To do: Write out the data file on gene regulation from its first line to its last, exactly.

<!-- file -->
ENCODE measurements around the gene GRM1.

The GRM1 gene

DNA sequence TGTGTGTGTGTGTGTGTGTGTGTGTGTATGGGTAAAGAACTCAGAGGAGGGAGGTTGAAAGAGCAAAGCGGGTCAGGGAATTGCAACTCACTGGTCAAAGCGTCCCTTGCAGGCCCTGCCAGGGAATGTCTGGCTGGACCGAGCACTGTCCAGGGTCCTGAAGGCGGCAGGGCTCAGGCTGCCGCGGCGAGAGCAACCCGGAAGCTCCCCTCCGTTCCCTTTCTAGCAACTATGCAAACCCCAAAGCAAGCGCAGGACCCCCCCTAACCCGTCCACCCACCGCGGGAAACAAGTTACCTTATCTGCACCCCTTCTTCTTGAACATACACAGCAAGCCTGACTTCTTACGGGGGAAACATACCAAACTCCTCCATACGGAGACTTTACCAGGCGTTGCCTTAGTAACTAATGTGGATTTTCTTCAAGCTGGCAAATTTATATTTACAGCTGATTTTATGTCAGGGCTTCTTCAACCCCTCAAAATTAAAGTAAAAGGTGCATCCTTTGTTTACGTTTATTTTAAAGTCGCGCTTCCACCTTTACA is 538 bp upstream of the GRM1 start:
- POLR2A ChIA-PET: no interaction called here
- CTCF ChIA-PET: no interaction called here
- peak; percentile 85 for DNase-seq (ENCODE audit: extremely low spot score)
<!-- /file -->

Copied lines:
ENCODE measurements around the gene GRM1.

The GRM1 gene

DNA sequence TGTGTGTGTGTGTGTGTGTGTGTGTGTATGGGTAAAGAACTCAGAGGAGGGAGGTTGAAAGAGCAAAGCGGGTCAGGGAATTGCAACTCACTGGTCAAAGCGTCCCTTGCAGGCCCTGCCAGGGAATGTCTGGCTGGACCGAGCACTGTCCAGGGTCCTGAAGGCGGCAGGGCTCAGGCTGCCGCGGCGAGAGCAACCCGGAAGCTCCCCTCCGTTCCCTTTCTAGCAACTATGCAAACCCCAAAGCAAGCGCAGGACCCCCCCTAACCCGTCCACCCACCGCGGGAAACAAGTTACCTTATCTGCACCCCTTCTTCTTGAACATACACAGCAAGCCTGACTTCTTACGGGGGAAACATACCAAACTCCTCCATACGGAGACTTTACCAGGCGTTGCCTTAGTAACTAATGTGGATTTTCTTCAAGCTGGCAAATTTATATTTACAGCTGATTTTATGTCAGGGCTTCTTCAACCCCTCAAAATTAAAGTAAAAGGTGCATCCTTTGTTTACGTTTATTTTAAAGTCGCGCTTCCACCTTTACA is 538 bp upstream of the GRM1 start:
- POLR2A ChIA-PET: no interaction called here
- CTCF ChIA-PET: no interaction called here
- peak; percentile 85 for DNase-seq (ENCODE audit: extremely low spot score)